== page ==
No limits on DNA database, says PM
Press Association | October 24 2006
Tony Blair has insisted there should be no limits on the expansion of the national DNA database, saying it was vital for catching serious criminals.
The Prime Minister said the public were behind the controversial project as he urged police to make use of technological advances to solve thousands of "cold cases"
During a tour of the Forensic Science Service Headquarters in central London, he said: "I think the politicians are more resistant (to the database) than the public.
"I think the public think if this is helping us track down murderers, rapists... then go for it."
Mr Blair added: "In this day and age if you've got the technology then it's vital to use that technology to track people down."
Asked by Sky News whether there should be any restrictions on the number of people included in the database, Mr Blair - who has previously provided a sample of his own DNA voluntarily - said: "The number on the database should be the maximum number you can get."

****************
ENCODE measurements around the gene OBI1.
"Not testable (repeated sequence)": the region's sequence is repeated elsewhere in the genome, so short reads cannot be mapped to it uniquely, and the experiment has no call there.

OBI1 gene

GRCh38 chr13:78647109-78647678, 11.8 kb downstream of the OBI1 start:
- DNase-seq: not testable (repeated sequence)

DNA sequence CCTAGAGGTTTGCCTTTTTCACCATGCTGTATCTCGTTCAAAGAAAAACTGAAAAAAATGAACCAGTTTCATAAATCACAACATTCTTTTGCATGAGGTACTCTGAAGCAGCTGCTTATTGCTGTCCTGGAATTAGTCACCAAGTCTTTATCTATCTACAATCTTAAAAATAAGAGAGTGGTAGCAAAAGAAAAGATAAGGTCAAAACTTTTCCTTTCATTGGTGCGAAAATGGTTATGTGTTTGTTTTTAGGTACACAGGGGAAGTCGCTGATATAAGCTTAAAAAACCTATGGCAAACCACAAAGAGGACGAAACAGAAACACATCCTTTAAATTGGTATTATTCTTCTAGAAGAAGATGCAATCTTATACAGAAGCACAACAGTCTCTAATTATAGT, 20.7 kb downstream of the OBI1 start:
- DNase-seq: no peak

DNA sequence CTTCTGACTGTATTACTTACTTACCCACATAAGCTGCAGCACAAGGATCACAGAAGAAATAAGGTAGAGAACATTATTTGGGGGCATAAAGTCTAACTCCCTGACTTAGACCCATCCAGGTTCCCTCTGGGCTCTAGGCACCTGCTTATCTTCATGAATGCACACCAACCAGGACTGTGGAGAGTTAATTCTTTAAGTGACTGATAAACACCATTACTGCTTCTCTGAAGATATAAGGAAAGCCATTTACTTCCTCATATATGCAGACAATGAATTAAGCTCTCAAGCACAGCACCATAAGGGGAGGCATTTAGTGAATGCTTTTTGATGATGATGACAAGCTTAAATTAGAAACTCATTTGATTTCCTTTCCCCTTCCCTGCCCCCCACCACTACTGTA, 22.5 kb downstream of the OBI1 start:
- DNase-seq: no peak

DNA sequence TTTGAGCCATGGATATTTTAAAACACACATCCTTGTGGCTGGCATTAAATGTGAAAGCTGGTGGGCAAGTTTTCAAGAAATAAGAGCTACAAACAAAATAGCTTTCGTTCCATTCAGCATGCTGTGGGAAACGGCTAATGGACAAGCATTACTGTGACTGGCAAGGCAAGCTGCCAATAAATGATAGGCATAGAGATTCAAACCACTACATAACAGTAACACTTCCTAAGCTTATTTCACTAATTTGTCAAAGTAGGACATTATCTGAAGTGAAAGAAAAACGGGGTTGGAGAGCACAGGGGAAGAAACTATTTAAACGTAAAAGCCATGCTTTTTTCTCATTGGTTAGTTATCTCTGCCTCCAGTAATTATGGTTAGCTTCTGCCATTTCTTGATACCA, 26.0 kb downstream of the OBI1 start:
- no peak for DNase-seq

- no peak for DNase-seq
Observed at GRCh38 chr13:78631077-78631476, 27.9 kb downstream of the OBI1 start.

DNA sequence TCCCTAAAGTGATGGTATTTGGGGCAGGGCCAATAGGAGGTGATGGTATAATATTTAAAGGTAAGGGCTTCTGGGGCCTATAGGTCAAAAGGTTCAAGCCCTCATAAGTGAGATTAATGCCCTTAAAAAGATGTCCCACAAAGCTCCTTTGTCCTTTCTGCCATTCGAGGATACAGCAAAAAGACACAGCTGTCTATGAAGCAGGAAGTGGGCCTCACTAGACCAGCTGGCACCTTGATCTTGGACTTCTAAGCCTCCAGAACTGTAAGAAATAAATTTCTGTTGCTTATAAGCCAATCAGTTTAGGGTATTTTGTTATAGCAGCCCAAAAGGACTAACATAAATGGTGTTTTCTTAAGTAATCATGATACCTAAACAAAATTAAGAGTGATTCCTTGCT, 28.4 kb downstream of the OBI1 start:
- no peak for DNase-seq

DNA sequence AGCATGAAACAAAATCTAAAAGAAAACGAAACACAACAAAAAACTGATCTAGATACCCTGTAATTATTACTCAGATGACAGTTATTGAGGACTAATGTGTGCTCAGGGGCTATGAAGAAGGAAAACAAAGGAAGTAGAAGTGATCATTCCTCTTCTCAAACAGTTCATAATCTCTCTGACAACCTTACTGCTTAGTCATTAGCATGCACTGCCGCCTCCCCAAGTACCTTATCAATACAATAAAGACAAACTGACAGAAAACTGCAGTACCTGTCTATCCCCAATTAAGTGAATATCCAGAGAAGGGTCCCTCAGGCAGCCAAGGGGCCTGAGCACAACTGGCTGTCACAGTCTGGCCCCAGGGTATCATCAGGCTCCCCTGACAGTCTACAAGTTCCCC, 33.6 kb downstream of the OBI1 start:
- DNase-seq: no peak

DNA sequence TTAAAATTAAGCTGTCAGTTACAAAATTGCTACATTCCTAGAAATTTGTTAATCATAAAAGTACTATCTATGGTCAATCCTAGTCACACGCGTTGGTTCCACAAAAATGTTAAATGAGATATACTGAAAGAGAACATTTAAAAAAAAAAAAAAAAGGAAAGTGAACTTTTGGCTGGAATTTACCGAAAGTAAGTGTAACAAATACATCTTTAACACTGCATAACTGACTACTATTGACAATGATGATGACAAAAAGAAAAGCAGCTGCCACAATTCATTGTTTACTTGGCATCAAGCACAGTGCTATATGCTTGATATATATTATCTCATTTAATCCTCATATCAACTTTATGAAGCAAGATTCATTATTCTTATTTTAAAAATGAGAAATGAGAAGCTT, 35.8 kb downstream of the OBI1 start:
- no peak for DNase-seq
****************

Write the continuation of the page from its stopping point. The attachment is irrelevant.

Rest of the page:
The national DNA database has expanded by around a third to 3.6 million profiles since the Criminal Justice Act 2003, which allowed police to take and keep DNA samples from all people arrested for any imprisonable offence - regardless of whether they are eventually convicted.
Mr Blair said he did not believe there was "any problem" with members of the public providing samples, because if they had committed a serious criminal offence they "should be convicted".
He also stressed that the database sends a "strong signal" to the criminal community that they could be identified and caught from even the smallest trace at a crime scene.
Mr Blair and Home Office Minister Tony McNulty were touring the FSS laboratories to highlight its success in solving around 100 harrowing cases, including rapes and murders dating back as far as 20 years.
Infowars.com is Copyright 2006 Alex Jones | Fair Use Notice